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Essay(s) by Montaigne
Montaigne
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Against Idleness All Things Have Their Season
The Ceremony Of The Interview Of Princes A Consideration Upon Cicero
Cowardice The Mother Of Cruelty A Custom Of The Isle Of Cea
Defence Of Seneca And Plutarch The Letters Of Montaigne
Nine And Twenty Sonnets Of Estienne De La Boitie Not To Communicate A Man's Honour
Not To Counterfeit Being Sick Observation On The Means To Carry On A War According To Julius Caesar
Of A Monstrous Child Of A Saying Of Caesar
Of Age Of Ancient Customs
Of Anger Of Books
Of Cannibals Of Cato The Younger
Of Coaches Of Conscience
Of Constancy Of Cripples
Of Cruelty Of Custom, And That We Should Not Easily Change A Law Received
Of Democritus And Heraclitus Of Diversion
Of Drunkenness Of Experience
Of Fear Of Friendship
Of Giving The Lie Of Glory
Of Idleness Of Ill Means Employed To A Good End
Of Judging Of The Death Of Another Of Liars
Of Liberty Of Conscience Of Managing the Will
Of Moderation Of Names
Of One Defect In Our Government Of Pedantry
Of Physiognomy Of Posting
Of Prayers Of Presumption
Of Profit And Honesty Of Prognostications
Of Quick Or Slow Speech Of Recompenses Of Honour
Of Repentance Of Sleep
Of Smells Of Solitude
Of Sorrow Of Sumptuary Laws
Of The Affection Of Fathers To Their Children Of The Arms Of The Parthians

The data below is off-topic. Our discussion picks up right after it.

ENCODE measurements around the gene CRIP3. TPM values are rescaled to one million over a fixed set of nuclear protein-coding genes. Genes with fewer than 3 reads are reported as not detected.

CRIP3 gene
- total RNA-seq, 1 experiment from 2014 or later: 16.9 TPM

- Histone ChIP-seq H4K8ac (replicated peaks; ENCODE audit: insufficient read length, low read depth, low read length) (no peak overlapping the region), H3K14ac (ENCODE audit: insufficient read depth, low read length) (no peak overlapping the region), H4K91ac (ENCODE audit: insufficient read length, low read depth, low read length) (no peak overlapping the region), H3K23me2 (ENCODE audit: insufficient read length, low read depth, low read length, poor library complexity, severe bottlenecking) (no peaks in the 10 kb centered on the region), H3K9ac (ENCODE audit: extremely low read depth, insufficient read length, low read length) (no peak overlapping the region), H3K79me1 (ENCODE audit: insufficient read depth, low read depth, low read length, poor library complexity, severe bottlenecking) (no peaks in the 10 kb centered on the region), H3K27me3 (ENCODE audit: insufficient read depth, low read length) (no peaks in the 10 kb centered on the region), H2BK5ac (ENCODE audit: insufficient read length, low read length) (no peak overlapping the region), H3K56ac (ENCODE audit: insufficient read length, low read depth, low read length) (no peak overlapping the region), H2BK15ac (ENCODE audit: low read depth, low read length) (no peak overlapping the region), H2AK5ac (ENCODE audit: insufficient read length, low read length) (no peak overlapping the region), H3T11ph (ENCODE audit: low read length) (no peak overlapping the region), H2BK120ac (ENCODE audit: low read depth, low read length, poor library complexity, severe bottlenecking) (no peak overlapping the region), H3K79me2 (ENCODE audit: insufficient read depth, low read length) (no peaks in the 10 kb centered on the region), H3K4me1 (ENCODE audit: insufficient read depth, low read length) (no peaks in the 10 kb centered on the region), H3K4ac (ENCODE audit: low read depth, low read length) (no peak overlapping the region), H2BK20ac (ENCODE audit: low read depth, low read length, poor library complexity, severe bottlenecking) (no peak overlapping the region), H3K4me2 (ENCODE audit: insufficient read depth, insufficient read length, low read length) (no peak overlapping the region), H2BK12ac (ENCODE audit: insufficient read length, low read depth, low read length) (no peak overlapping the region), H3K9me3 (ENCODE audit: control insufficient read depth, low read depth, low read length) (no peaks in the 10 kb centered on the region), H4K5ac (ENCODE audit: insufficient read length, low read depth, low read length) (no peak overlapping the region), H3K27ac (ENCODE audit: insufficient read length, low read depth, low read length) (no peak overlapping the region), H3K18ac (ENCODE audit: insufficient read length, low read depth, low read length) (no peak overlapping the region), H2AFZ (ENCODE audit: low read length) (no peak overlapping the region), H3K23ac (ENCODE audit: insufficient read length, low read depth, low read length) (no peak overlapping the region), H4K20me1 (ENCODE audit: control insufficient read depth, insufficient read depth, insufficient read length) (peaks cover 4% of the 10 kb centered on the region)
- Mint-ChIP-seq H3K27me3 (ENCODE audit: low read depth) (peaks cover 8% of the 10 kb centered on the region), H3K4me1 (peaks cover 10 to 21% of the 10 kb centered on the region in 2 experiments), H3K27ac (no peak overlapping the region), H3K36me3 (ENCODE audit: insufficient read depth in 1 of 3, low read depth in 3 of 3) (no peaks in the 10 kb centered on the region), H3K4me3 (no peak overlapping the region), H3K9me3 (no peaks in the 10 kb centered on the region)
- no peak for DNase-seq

Of the Art of Conference Of The Battle Of Dreux
Of The Custom Of Wearing Clothes Of The Education Of Children
Of The Force Of Imagination Of The Inconstancy Of Our Actions
Of The Inconvenience Of Greatness Of The Inequality Amongst Us
Of The Most Excellent Men Of The Parsimony Of The Ancients
Of The Punishment Of Cowardice Of The Resemblance Of Children To Their Fathers
Of The Roman Grandeur Of The Uncertainty Of Our Judgment
Of The Vanity Of Words Of Three Commerces
Of Three Good Women Of Thumbs
Of Vain Subtleties Of Vanity
Of Virtue Of War Horses, Or Destriers
A Proceeding Of Some Ambassadors The Story Of Spurina
That A Man Is Soberly To Judge Of The Divine Ordinances That Fortune Is Oftentimes Observed To Act By The Rule Of Reason
That It Is Folly To Measure Truth And Error By Our Own Capacity That Men Are Justly Punished For Being Obstinate In The Defence Of A Fort
That Men Are Not To Judge Of Our Happiness Till After Death That Men By Various Ways Arrive At The Same End
That Our Affections Carry Themselves Beyond Us That Our Desires Are Augmented By Difficulty
That Our Mind Hinders Itself That The Hour Of Parley Is Dangerous
That The Intention Is Judge Of Our Actions That The Profit Of One Man Is The Damage Of Another
That The Relish For Good And Evil Depends In Great Measure Upon The Opinion That The Soul Expends Its Passions Upon False Objects, Where The True Are Wantin
That To Study Philosophy Is To Learn To Die That We Are To Avoid Pleasures, Even At The Expense Of Life
That We Laugh And Cry For The Same Thing That We Taste Nothing Pure
To-Morrow's A New Day Upon Some Verses Of Virgil
Use Makes Perfect Various Events From The Same Counsel
Whether The Governor Of A Place Besieged Ought Himself To Go Out To Parley